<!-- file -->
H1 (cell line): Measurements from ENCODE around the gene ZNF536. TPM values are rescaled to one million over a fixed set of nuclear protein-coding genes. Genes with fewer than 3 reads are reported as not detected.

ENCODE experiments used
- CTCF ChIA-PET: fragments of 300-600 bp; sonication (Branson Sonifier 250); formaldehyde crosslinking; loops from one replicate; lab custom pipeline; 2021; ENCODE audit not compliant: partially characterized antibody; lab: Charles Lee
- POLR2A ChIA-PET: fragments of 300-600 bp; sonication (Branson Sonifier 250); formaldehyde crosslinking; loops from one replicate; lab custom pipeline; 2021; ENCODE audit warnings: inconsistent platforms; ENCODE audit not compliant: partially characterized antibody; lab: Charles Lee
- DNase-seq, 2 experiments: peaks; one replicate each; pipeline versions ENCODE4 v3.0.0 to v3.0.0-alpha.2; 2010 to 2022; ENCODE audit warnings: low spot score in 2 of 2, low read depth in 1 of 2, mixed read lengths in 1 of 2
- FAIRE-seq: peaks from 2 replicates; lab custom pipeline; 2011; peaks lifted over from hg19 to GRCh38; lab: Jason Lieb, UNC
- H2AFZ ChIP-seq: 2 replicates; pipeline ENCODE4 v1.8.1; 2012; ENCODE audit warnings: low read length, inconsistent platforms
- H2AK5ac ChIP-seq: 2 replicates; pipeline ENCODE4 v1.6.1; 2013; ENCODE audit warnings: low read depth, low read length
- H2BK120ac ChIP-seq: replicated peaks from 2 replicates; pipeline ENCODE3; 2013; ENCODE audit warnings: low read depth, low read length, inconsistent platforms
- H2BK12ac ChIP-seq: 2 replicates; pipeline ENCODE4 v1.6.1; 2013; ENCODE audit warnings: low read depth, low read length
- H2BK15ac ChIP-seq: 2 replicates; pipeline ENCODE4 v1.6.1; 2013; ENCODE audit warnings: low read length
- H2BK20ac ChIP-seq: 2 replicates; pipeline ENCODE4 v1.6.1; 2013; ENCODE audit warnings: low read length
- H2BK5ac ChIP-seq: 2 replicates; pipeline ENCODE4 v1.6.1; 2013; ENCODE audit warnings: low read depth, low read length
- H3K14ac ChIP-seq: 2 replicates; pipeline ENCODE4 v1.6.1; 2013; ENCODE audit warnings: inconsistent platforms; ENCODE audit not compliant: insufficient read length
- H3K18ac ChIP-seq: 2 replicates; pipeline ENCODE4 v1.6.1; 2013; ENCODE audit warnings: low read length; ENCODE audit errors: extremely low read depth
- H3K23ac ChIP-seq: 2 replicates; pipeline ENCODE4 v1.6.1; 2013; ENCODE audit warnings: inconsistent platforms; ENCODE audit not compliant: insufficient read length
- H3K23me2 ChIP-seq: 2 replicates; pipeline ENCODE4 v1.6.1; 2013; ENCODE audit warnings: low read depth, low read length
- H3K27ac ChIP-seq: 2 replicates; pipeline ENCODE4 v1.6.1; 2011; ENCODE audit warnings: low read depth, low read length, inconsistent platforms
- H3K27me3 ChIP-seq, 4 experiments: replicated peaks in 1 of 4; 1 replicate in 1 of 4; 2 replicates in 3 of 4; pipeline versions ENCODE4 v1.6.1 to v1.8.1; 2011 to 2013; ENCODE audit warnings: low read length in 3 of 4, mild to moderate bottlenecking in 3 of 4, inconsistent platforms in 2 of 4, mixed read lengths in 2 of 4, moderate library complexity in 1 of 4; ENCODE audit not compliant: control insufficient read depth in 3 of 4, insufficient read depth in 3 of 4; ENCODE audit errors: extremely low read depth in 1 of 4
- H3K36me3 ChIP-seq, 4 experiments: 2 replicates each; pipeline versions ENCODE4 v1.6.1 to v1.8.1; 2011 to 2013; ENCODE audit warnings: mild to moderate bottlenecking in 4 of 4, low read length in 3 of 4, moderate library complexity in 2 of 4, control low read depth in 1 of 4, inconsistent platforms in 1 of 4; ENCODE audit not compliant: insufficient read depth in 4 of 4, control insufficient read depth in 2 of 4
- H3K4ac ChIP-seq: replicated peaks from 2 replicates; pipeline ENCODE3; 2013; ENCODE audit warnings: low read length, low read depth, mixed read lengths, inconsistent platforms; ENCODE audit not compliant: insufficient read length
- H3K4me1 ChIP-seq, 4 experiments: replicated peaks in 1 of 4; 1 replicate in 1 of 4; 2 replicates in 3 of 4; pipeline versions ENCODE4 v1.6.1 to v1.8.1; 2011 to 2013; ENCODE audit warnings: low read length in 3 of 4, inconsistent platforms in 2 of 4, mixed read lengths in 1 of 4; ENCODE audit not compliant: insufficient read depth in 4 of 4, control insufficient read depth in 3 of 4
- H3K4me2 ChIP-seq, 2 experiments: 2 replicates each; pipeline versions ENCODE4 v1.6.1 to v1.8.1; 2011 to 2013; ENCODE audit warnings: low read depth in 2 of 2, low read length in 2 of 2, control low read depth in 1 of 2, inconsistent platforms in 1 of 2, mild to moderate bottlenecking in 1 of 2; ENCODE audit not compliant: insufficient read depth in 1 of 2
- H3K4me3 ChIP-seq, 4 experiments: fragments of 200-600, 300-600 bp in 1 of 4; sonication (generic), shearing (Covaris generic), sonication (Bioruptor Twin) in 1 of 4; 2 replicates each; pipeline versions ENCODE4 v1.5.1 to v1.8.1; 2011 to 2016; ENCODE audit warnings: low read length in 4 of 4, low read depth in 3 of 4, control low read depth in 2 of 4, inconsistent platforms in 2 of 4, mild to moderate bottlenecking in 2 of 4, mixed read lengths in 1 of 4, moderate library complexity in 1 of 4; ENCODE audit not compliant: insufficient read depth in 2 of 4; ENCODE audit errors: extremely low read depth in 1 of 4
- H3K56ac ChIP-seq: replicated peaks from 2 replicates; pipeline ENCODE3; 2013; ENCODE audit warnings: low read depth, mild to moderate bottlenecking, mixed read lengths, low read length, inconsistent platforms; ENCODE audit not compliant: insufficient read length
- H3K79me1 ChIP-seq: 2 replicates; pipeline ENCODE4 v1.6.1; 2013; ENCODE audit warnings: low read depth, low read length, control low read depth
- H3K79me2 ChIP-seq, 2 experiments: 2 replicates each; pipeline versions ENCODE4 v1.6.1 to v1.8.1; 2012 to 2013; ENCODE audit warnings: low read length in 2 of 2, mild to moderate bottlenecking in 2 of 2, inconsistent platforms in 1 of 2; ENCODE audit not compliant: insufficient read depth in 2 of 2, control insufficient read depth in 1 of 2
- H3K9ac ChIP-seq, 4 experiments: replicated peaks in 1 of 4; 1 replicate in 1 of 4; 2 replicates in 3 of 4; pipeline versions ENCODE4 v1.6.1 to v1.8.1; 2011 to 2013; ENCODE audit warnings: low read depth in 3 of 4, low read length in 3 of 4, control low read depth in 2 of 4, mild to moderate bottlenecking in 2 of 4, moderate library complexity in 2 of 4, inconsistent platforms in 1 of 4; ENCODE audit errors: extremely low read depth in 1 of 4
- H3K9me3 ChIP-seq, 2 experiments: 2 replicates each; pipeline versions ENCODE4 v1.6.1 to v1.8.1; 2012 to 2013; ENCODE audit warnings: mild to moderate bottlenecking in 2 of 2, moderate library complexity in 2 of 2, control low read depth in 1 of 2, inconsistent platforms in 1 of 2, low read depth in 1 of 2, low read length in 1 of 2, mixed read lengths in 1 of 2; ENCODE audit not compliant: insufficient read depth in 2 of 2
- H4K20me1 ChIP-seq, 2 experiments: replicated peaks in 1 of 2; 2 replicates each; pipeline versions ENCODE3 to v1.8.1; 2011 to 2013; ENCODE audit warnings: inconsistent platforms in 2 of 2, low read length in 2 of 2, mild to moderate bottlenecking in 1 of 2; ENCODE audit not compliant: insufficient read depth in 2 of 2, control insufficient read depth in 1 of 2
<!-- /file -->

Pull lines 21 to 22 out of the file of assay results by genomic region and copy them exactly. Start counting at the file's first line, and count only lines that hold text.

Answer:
- H3K4ac ChIP-seq: replicated peaks from 2 replicates; pipeline ENCODE3; 2013; ENCODE audit warnings: low read length, low read depth, mixed read lengths, inconsistent platforms; ENCODE audit not compliant: insufficient read length
- H3K4me1 ChIP-seq, 4 experiments: replicated peaks in 1 of 4; 1 replicate in 1 of 4; 2 replicates in 3 of 4; pipeline versions ENCODE4 v1.6.1 to v1.8.1; 2011 to 2013; ENCODE audit warnings: low read length in 3 of 4, inconsistent platforms in 2 of 4, mixed read lengths in 1 of 4; ENCODE audit not compliant: insufficient read depth in 4 of 4, control insufficient read depth in 3 of 4